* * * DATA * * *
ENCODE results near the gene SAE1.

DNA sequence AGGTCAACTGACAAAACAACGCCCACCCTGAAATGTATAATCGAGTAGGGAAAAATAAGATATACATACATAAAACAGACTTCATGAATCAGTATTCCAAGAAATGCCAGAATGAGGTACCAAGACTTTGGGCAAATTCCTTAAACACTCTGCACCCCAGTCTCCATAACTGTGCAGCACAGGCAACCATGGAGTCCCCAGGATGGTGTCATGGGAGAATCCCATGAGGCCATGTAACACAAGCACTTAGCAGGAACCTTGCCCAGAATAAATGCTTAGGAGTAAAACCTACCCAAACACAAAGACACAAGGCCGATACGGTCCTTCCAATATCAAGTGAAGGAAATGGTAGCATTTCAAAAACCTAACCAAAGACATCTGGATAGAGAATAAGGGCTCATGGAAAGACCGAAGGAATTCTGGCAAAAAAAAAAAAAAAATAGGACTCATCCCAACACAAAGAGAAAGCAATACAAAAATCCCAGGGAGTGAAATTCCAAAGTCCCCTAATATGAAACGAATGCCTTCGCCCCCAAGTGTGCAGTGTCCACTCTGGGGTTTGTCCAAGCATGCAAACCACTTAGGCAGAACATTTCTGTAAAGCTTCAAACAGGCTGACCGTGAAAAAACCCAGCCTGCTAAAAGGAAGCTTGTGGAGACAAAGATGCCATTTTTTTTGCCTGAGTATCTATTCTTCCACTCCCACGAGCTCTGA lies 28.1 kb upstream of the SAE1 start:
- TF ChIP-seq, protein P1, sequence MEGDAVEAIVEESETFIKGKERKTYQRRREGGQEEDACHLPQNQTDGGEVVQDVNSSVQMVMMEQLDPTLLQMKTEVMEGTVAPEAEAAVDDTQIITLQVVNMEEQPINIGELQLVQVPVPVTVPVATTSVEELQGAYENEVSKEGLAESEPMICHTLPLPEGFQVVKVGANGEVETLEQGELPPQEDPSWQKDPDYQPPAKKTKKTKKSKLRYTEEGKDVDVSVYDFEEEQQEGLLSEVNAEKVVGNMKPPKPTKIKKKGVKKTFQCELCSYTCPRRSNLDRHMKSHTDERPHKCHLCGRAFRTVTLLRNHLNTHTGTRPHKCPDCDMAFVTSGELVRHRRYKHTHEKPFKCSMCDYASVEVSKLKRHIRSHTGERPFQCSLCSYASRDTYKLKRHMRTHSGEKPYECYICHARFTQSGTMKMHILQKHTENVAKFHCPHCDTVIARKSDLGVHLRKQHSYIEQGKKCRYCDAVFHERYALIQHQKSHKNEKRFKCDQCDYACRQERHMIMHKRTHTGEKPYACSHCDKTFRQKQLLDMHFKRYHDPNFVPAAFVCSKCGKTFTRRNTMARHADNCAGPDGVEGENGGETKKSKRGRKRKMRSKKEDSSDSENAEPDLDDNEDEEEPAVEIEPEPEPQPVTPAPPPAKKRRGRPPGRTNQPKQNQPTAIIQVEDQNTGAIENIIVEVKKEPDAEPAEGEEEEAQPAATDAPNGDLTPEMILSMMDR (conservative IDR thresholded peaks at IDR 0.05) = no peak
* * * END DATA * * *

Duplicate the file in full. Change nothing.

ENCODE results near the gene SAE1.

DNA sequence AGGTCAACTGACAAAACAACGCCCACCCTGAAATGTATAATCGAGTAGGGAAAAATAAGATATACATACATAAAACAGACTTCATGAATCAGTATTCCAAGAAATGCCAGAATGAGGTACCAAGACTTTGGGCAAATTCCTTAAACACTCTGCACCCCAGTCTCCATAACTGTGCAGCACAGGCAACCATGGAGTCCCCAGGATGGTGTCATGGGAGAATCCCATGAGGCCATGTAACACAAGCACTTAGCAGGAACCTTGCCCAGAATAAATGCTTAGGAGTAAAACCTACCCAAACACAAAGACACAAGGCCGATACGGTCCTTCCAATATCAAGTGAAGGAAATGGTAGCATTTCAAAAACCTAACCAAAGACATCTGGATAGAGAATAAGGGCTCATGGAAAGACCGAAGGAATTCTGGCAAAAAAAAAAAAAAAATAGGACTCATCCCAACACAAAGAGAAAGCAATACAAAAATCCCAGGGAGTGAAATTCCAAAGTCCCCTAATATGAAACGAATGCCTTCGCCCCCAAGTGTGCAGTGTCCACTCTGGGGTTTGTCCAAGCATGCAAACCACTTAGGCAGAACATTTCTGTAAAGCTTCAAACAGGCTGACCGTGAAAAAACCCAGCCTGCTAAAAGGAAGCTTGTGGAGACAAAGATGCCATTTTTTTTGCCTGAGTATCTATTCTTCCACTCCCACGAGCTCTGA lies 28.1 kb upstream of the SAE1 start:
- TF ChIP-seq, protein P1, sequence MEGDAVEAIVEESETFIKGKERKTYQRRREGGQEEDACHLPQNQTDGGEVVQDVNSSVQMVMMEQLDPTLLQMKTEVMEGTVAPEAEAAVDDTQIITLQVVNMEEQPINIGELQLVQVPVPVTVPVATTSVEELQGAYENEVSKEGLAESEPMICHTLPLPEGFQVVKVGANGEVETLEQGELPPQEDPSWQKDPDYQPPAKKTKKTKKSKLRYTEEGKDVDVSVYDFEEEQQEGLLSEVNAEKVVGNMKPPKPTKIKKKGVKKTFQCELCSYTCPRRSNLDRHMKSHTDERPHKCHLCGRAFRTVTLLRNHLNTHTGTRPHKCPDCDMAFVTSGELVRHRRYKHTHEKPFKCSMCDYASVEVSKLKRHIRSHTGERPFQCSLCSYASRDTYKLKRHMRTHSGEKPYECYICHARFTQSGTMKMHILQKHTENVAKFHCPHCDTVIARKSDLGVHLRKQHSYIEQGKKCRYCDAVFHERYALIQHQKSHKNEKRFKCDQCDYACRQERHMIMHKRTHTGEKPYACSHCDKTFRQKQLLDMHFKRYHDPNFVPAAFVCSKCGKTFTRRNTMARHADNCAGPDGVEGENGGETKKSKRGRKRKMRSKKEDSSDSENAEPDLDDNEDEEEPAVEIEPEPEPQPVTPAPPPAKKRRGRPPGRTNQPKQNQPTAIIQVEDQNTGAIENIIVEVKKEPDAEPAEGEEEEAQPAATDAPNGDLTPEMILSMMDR (conservative IDR thresholded peaks at IDR 0.05) = no peak